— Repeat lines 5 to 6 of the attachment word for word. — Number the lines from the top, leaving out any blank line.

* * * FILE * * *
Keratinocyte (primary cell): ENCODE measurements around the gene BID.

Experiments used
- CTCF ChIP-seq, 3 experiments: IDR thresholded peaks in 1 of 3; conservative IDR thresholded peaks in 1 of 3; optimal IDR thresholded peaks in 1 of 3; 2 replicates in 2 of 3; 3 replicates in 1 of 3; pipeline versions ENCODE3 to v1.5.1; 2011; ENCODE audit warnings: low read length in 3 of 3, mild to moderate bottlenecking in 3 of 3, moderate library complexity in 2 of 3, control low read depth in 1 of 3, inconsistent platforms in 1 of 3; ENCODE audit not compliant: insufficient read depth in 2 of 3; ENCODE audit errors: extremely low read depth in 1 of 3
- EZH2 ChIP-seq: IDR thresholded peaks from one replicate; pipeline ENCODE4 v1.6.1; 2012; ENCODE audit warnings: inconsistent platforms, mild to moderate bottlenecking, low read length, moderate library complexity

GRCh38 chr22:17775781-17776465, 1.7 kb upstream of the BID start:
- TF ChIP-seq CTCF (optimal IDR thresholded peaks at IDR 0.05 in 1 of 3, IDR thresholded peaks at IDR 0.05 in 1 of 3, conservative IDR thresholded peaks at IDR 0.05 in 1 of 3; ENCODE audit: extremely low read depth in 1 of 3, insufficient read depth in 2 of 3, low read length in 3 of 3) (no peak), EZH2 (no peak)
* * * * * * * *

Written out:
GRCh38 chr22:17775781-17776465, 1.7 kb upstream of the BID start:
- TF ChIP-seq CTCF (optimal IDR thresholded peaks at IDR 0.05 in 1 of 3, IDR thresholded peaks at IDR 0.05 in 1 of 3, conservative IDR thresholded peaks at IDR 0.05 in 1 of 3; ENCODE audit: extremely low read depth in 1 of 3, insufficient read depth in 2 of 3, low read length in 3 of 3) (no peak), EZH2 (no peak)